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February 1981

Hyperglycemia and Escherichia coli Sepsis in a Preterm Neonate

Author Affiliations

Neonatal Intensive Care Unit The Jessop Hospital for Women Leavygreave Road Sheffield, S3 7RE Yorkshire, England; Neonatal Intensive Care Unit Second Department of Pediatrics University of Athens "Aglaia Kryriakou" Childrens Hospital Athens 617, Greece

Am J Dis Child. 1981;135(2):186-187. doi:10.1001/archpedi.1981.02130260072026

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Sir.—We read with interest the report in the Journal by James et al (133:645-646, 1979) of two episodes of hyperglycemia associated with Escherichia coli sepsis in a preterm newborn. However, the authors state that theophylline administration might have played a contributing role in the initial hyperglycemic episode. We would like to report our experience with a preterm baby where no medicines, intravenous (IV) solutions, or strong feeds were given before the development of hyperglycemia.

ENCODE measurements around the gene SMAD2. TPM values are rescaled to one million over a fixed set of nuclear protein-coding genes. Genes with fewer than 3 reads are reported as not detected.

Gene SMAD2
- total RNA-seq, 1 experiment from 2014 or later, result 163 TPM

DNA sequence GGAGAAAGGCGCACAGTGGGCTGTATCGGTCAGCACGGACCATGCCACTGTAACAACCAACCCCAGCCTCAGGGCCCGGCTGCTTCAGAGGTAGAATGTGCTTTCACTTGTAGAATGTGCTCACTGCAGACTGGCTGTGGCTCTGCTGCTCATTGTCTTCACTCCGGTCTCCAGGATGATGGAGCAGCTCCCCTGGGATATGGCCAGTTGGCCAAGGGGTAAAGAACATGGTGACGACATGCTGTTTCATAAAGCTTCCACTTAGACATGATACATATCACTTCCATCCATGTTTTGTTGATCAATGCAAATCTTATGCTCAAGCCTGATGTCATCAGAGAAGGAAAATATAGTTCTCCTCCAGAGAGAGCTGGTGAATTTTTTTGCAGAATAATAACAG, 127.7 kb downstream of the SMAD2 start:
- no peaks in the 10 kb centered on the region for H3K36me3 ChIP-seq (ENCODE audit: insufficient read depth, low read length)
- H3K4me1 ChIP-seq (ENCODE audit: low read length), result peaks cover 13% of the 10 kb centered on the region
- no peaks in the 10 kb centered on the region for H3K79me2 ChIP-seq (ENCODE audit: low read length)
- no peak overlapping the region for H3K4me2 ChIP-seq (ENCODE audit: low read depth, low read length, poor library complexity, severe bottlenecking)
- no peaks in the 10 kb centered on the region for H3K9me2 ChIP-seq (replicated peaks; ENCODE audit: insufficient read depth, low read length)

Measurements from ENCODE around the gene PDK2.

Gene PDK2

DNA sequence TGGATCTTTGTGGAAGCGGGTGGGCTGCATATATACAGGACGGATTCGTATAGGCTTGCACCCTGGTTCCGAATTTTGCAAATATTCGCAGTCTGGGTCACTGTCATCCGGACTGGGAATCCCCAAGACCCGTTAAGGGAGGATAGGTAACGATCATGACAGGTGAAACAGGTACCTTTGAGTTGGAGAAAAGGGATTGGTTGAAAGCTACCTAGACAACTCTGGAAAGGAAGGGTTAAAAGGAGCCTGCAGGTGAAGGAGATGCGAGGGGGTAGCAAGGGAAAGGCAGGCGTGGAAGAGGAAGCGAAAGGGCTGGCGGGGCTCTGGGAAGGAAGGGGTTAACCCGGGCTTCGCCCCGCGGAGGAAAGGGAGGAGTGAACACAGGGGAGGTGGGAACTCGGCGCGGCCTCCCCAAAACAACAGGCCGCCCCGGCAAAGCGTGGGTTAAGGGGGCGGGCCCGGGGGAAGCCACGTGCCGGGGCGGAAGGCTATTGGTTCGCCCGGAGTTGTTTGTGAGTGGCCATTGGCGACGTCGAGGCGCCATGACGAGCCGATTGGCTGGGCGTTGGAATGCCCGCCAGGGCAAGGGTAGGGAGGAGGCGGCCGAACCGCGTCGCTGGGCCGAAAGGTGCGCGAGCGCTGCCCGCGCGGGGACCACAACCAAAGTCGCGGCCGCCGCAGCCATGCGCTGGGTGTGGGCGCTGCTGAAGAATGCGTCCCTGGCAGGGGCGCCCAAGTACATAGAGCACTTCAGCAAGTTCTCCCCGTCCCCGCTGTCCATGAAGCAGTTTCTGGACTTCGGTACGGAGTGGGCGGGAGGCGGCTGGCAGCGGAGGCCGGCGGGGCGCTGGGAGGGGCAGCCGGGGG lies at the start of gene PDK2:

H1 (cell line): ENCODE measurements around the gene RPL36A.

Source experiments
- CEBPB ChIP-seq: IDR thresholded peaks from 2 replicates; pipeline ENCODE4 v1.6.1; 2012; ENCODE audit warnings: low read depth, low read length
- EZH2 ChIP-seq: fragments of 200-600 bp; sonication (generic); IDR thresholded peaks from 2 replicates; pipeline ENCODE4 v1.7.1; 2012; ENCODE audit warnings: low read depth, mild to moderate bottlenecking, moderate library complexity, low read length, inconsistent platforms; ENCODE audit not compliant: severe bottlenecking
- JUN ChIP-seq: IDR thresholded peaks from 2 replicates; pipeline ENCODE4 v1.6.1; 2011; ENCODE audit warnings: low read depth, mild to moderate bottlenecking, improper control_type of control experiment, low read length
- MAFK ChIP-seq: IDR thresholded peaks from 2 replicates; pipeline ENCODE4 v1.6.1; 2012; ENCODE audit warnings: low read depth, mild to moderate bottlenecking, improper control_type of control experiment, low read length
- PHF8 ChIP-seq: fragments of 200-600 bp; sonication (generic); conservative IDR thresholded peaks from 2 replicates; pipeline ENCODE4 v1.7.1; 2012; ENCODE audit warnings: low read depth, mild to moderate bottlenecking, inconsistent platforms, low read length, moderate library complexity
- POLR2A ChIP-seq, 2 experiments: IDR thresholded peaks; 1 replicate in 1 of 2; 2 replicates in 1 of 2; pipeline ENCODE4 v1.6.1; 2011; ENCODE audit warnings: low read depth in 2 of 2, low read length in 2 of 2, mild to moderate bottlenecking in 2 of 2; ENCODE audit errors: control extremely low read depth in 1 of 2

Report of a Case.—This male baby of 33 weeks' gestation and a birth weight of 1,700 g was the firstborn twin of a 19- year-old primigravida healthy mother (the second twin died at birth). There was no prolonged rupture of membranes and no medication or IV dextrose solutions given to the mother. The baby required no resuscitation but he was transferred to the neonatal intensive care unit because of tachypnea at the age of

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